Tan: Have dedicated clothes and boots for poultry care and handling. Change your clothes and wash your hands after handling birds. And never snuggle or kiss your chickens—seriously. Even flocks that seem healthy can be a reservoir for pathogens that cause human diseases like salmonellosis or the flu. Commercial flocks and their eggs are managed following strict biosecurity protocols. In the backyard, even some basic commonsense biosecurity measures can make a big difference in safety.
Plana: Backyard flocks are not the only potential source of risk, either. Make sure your garden is not feeding or bringing other unwanted critters to your backyard by using organic methods to keep them away. And, again, wash your hands.
Tan: After working in the garden. After handling backyard animals. Before cooking or serving food.
Plana: All food from any source should be handled properly: Wash your hands, wash your produce and cook food to the minimum safe internal temperature. There are some differences, though, between the food we buy from the commercial food supply chain—food from the grocery store and restaurants—versus the food we grow right in our own backyards.
Tan: Grocery store eggs, for example, are pre-treated to eliminate pathogens, which is part of the reason they need to be refrigerated. Eggs from a backyard flock, though, come straight from the coop to the kitchen and that has benefits and risks. It is especially important to cook eggs and meat from backyard flocks to the minimum safe internal temperature.
Plana: Restaurants have rigorous protocols they must follow; for example, each must have a minimum of one employee that is ServSafe certificated. Additionally, restaurants, in most areas, have unscheduled health inspections to assure the community these public places are safe.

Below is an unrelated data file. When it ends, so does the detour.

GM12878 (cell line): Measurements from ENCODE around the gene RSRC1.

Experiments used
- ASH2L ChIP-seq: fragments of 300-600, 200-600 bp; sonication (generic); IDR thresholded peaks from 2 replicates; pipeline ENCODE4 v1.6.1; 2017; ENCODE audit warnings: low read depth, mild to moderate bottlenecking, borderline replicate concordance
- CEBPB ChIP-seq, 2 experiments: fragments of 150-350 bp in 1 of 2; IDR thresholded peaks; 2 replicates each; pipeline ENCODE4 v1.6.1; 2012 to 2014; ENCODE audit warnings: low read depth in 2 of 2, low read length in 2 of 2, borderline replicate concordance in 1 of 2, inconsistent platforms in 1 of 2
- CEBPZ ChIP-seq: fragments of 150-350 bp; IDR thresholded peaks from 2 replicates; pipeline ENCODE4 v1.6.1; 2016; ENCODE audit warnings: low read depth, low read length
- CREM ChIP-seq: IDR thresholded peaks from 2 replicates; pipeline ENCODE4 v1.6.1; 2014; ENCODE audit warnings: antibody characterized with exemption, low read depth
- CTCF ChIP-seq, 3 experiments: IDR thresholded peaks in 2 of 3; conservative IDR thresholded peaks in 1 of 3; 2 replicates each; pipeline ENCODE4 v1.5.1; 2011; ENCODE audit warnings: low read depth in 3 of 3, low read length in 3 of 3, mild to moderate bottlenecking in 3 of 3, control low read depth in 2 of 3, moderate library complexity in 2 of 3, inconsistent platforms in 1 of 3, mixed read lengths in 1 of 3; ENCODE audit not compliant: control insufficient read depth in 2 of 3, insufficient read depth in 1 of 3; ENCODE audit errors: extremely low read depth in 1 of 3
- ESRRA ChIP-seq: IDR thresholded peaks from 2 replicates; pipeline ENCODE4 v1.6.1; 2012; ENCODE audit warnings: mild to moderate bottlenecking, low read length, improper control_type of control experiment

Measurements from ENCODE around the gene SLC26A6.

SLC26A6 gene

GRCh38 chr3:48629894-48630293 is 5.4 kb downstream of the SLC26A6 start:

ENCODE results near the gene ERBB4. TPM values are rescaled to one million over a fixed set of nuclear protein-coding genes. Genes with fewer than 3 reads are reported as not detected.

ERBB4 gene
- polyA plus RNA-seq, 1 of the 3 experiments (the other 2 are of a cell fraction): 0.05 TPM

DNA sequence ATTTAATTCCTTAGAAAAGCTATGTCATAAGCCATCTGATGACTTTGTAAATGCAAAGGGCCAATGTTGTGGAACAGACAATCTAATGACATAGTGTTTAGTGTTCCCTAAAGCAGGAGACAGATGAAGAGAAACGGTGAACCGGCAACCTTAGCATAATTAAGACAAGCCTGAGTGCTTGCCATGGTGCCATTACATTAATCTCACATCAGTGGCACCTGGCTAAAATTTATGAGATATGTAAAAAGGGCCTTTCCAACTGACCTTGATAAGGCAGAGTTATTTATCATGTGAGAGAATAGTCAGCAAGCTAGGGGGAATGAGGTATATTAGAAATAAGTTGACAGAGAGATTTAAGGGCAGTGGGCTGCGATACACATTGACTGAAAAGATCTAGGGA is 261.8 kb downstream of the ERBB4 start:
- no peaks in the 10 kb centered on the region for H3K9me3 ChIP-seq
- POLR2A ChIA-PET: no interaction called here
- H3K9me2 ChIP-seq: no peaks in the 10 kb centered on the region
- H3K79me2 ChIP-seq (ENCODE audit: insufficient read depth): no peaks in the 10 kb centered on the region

Is backyard farming worth the cost and potential risks?
Plana: Having a home garden can be a great idea and extremely rewarding if you truly know what you are getting into. Just like a new puppy, it might sound like fun, but it takes a lot of work and commitment. Caring for a garden isn’t just planting the seeds. You need to tend and care for your garden regularly.
Tan: Right! Backyard farming is “work, hard work” and I am incredibly grateful for the commercial farmers—locally and nationally—who work even harder every day to keep grocery stores full of all the foods we know and love.
Plana: If you are like me and don’t have a “green thumb”—you tend to kill most of the things you plant—it is best to leave it to the experts. In times such as these, we can support our local farming community by signing up for a community shared agriculture, or CSA, so that you have access to fresh, local produce and know that your money is being invested in local families and the local economy.
Tan: For me and my family, backyard farming is worth the work and the cost when we minimize the risks by following good safety protocols. I like that involving my kids in tending to the garden and our flock shows them the effort it takes to put food on the table at every meal. And I like that they get excited to eat new foods that they helped to grow.
Plana: Whatever you decide to do, whether you are shopping at the grocery store or growing food in your own backyard, getting takeout or—someday soon—dining in, remember that we each have a role to play in food safety. Wash your hands, wash your produce and cook food to the minimum safe internal temperature. And never, ever kiss your chickens.
What are some resources that backyard farmers/home growers can take advantage of during this time?
American Egg Board https://www.aeb.org/
Stone Barns Center: https://www.stonebarnscenter.org/engage/food-changemakers/
Activity book by the Food and Agriculture Organization of the United Nations (FAO) http://www.fao.org/home/search/en/?q=home%20gardens
CDC’s Backyard Poultry page: https://www.cdc.gov/healthypets/pets/farm-animals/backyard-poultry.html?deliveryName=USCDC_485-DM25470
FDA’s Guide to Food Washing: https://www.fda.gov/consumers/consumer-updates/7-tips-cleaning-fruits-vegetables
Don’t kiss your chickens: https://www.cnn.com/2019/09/14/health/cdc-salmonella-outbreak-kissing-chickens-trnd/index.html